It’s been a soft week for Bioventix PLC (LON:BVXP) shares, which are down 12%. But that doesn’t change the fact that the returns over the last five years have been very strong. In fact, the share price is 271% higher today. To some, the recent pullback wouldn’t be surprising after such a fast rise. The more important question is whether the stock is too cheap or too expensive today.
To paraphrase Benjamin Graham: Over the short term the market is a voting machine, but over the long term it’s a weighing machine. One imperfect but simple way to consider how the market perception of a company has shifted is to compare the change in the earnings per share (EPS) with the share price movement.
During five years of share price growth, Bioventix achieved compound earnings per share (EPS) growth of 26% per year. So the EPS growth rate is rather close to the annualized share price gain of 30% per year. This indicates that investor sentiment towards the company has not changed a great deal. In fact, the share price seems to largely reflect the EPS growth.
The image below shows how EPS has tracked over time (if you click on the image you can see greater detail).
We’re pleased to report that the CEO is remunerated more modestly than most CEOs at similarly capitalized companies. It’s always worth keeping an eye on CEO pay, but a more important question is whether the company will grow earnings throughout the years. Dive deeper into the earnings by checking this interactive graph of Bioventix’s earnings, revenue and cash flow.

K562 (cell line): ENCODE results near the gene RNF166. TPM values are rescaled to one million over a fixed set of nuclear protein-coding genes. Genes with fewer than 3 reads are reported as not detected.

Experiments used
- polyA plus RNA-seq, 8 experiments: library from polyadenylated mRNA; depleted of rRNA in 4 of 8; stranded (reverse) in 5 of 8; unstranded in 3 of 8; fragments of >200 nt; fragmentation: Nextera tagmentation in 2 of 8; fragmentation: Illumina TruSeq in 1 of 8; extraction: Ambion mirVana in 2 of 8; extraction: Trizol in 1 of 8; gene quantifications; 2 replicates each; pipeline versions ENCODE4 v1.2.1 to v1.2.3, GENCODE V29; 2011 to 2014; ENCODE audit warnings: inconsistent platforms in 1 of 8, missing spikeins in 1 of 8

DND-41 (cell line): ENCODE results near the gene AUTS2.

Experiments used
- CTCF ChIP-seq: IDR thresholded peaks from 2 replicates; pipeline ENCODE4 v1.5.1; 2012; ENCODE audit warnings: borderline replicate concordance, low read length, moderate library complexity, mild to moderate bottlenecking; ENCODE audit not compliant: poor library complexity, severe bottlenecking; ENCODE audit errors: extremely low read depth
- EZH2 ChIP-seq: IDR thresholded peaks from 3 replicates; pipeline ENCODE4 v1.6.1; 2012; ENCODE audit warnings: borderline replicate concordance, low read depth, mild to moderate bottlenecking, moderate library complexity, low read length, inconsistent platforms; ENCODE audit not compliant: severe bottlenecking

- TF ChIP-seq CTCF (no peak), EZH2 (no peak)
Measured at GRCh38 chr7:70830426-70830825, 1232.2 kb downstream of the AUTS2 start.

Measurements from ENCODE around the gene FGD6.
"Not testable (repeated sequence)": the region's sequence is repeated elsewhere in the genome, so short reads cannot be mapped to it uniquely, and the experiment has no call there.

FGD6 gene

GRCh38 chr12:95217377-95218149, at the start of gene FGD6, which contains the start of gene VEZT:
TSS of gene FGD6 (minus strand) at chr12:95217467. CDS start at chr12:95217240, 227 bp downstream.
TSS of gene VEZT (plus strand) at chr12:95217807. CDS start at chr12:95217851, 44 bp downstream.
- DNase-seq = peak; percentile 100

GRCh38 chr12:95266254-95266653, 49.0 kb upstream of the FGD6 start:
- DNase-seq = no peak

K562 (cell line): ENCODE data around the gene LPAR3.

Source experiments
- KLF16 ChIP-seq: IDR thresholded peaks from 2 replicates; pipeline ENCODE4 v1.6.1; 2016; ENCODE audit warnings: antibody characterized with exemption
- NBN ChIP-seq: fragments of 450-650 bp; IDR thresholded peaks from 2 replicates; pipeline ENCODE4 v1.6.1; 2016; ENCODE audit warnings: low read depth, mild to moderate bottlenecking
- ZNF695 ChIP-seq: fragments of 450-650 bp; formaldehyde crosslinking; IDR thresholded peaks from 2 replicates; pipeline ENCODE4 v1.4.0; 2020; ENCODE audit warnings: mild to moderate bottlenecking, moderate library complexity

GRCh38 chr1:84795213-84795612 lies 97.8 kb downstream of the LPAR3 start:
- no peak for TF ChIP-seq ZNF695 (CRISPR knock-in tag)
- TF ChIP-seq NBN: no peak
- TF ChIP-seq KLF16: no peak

What About Dividends?
When looking at investment returns, it is important to consider the difference between total shareholder return (TSR) and share price return. Whereas the share price return only reflects the change in the share price, the TSR includes the value of dividends (assuming they were reinvested) and the benefit of any discounted capital raising or spin-off. So for companies that pay a generous dividend, the TSR is often a lot higher than the share price return. We note that for Bioventix the TSR over the last 5 years was 352%, which is better than the share price return mentioned above. And there’s no prize for guessing that the dividend payments largely explain the divergence!
A Different Perspective
While it’s certainly disappointing to see that Bioventix shares lost 8.9% throughout the year, that wasn’t as bad as the market loss of 20%. Longer term investors wouldn’t be so upset, since they would have made 35%, each year, over five years. It could be that the business is just facing some short term problems, but shareholders should keep a close eye on the fundamentals. Before spending more time on Bioventix it might be wise to click here to see if insiders have been buying or selling shares.
We will like Bioventix better if we see some big insider buys. While we wait, check out this free list of growing companies with considerable, recent, insider buying.
Please note, the market returns quoted in this article reflect the market weighted average returns of stocks that currently trade on GB exchanges.
If you spot an error that warrants correction, please contact the editor at firstname.lastname@example.org. This article by Simply Wall St is general in nature. It does not constitute a recommendation to buy or sell any stock, and does not take account of your objectives, or your financial situation. Simply Wall St has no position in the stocks mentioned.
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